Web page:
Hope for AIDS cure in Canada
New Canadian research has found that a particular gene in the human system can check the spread of HIV, raising hopes for a cure for AIDS.
Stephen Barr of the University of Alberta in Edmonton who is behind the find told IANS that his research, combined with a possible vaccine, could stop the spread of the disease in the foreseeable future.
"Yes, there is definitely hope for AIDS patients. But we are at the initial stages. It could take years, possibly 10, to find out if this works," he said.
Barr said during his research on the TRIM22 gene that fights viruses in the body he found that this particular gene was not active in the HIV patients.
"There are hundreds of genes which get triggered as part of our immune system when viruses attack. But in the case of HIV patients, this gene didn't get turned on. I don't why," he said.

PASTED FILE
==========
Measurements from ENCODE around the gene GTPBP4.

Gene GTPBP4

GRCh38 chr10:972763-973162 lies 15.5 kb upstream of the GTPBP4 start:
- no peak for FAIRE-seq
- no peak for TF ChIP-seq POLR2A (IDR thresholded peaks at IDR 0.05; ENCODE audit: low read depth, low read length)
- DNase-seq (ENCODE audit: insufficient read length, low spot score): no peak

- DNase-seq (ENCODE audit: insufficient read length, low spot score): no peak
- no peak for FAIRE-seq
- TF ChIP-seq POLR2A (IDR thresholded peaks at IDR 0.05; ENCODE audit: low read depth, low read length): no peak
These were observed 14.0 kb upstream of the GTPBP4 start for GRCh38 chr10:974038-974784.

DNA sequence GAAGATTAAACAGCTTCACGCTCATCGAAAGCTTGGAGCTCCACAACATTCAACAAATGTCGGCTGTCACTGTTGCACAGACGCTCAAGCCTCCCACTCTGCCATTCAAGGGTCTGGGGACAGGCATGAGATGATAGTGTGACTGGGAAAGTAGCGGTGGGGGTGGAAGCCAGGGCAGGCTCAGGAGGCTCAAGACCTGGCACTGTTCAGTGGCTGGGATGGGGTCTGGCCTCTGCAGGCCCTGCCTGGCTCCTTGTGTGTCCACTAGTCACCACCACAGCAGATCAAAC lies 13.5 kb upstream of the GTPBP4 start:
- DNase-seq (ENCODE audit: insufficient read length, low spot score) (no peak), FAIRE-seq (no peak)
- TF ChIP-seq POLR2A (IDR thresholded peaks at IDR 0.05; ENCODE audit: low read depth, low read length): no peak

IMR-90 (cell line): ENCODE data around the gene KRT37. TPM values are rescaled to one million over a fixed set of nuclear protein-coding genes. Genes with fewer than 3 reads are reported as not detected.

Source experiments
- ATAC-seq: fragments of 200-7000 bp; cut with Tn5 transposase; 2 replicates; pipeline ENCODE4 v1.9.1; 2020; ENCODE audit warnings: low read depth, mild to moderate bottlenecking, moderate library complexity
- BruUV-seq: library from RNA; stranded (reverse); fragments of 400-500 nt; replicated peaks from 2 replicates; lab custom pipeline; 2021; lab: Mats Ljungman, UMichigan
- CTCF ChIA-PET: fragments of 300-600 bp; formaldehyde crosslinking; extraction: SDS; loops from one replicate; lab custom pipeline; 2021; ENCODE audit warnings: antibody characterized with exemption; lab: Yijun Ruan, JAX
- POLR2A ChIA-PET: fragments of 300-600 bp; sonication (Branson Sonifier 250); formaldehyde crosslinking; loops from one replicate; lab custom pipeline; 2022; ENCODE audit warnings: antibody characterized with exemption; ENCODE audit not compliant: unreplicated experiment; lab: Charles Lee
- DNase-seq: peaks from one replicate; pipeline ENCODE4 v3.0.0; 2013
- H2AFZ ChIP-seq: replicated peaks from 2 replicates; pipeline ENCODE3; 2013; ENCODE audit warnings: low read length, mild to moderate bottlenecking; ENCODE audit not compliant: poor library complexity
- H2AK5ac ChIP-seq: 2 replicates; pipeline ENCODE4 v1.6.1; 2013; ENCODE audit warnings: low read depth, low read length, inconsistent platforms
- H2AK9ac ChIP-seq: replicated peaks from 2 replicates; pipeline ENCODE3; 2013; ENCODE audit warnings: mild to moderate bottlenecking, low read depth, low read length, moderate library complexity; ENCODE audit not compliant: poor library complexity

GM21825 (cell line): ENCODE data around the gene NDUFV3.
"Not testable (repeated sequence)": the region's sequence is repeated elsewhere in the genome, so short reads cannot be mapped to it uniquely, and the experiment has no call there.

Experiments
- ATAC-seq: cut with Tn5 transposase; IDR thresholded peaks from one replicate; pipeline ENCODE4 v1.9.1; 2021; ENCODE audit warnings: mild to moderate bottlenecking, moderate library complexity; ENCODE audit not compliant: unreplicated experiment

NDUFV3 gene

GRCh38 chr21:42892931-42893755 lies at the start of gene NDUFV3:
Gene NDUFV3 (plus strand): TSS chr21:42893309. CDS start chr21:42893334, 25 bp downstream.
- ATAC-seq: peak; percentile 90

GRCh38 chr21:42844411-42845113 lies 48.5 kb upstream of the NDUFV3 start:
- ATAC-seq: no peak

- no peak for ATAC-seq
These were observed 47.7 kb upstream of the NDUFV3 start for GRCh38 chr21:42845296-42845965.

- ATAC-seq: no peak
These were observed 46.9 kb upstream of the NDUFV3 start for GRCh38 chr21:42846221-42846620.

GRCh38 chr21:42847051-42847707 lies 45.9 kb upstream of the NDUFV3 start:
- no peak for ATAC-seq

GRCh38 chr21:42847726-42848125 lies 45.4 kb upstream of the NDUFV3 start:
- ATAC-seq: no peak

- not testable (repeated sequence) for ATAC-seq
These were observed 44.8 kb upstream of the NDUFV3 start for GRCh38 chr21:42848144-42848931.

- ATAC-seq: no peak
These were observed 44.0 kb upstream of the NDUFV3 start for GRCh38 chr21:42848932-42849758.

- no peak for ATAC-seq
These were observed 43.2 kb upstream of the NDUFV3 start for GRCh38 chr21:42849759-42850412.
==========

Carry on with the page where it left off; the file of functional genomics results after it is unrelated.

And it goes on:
"But when during lab tests this gene was turned on in cells infected with the HIV virus, we found out that it checked the growth of the virus," he said.
In fact, the gene helped get the deadly HIV virus locked inside the cells, thus checking its spread, he added.
However, he warned that the gene was triggered only in lab conditions. It was yet to be tested in HIV patients whether it could be turned on.
"If it happens, we can possibly say this gene is a cure for AIDS," he said.
He said money was needed for speeding up the research.
"As international organisations have funded search for a vaccine, we also need funds for our work as we take a closer look at how this gene works in HIV patients," said Barr, who started his research at the University of Pennsylvania three years ago before moving to the University of Alberta in Edmonton.